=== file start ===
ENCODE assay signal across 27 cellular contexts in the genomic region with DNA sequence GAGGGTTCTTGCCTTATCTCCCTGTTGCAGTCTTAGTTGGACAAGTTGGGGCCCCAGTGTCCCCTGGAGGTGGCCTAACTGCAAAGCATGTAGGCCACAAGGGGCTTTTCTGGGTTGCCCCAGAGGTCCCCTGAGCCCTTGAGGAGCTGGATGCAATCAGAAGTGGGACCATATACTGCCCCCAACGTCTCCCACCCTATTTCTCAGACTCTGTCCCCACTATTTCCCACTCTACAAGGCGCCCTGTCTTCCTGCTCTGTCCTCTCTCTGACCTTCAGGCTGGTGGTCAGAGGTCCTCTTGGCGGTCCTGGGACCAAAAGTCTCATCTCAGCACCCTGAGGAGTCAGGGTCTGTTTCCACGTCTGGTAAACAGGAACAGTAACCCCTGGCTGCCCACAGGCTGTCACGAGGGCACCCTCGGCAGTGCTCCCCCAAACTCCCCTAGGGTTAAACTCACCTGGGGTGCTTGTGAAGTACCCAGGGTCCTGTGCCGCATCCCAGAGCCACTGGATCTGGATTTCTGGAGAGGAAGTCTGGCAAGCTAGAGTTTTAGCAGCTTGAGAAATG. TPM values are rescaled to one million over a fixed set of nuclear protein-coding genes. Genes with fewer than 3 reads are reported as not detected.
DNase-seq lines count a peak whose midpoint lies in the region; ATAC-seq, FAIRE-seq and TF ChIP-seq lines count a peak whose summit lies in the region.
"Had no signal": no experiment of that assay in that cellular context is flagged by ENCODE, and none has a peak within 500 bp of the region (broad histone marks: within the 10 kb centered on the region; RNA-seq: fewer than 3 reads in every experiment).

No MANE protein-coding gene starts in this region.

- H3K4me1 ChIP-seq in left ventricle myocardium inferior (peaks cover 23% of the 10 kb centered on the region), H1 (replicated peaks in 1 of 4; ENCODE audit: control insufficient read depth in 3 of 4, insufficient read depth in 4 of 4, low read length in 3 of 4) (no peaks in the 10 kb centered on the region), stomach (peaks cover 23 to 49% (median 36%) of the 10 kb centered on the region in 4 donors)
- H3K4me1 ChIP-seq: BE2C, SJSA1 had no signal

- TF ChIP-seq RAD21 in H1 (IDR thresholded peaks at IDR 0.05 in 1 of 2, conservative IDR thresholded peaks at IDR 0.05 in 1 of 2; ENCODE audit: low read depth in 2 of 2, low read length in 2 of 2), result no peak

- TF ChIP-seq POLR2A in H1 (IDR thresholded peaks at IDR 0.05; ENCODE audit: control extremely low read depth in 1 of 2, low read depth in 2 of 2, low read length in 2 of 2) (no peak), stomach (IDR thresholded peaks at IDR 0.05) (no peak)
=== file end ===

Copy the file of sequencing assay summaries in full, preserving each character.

ENCODE assay signal across 27 cellular contexts in the genomic region with DNA sequence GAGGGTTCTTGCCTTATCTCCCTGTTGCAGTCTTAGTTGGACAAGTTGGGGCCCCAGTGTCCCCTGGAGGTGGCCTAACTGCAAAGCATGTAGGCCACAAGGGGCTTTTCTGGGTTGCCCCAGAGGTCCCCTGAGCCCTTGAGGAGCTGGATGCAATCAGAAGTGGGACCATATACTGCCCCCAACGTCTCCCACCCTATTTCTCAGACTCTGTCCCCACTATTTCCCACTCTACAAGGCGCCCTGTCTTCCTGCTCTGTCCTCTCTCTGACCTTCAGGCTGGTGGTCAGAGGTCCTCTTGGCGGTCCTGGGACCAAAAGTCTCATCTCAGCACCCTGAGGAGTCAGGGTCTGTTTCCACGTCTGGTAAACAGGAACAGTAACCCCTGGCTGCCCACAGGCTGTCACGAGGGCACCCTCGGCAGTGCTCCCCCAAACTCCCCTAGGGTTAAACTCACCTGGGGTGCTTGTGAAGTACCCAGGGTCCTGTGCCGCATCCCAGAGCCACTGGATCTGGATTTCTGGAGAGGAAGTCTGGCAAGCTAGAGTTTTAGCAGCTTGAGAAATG. TPM values are rescaled to one million over a fixed set of nuclear protein-coding genes. Genes with fewer than 3 reads are reported as not detected.
DNase-seq lines count a peak whose midpoint lies in the region; ATAC-seq, FAIRE-seq and TF ChIP-seq lines count a peak whose summit lies in the region.
"Had no signal": no experiment of that assay in that cellular context is flagged by ENCODE, and none has a peak within 500 bp of the region (broad histone marks: within the 10 kb centered on the region; RNA-seq: fewer than 3 reads in every experiment).

No MANE protein-coding gene starts in this region.

- H3K4me1 ChIP-seq in left ventricle myocardium inferior (peaks cover 23% of the 10 kb centered on the region), H1 (replicated peaks in 1 of 4; ENCODE audit: control insufficient read depth in 3 of 4, insufficient read depth in 4 of 4, low read length in 3 of 4) (no peaks in the 10 kb centered on the region), stomach (peaks cover 23 to 49% (median 36%) of the 10 kb centered on the region in 4 donors)
- H3K4me1 ChIP-seq: BE2C, SJSA1 had no signal

- TF ChIP-seq RAD21 in H1 (IDR thresholded peaks at IDR 0.05 in 1 of 2, conservative IDR thresholded peaks at IDR 0.05 in 1 of 2; ENCODE audit: low read depth in 2 of 2, low read length in 2 of 2), result no peak

- TF ChIP-seq POLR2A in H1 (IDR thresholded peaks at IDR 0.05; ENCODE audit: control extremely low read depth in 1 of 2, low read depth in 2 of 2, low read length in 2 of 2) (no peak), stomach (IDR thresholded peaks at IDR 0.05) (no peak)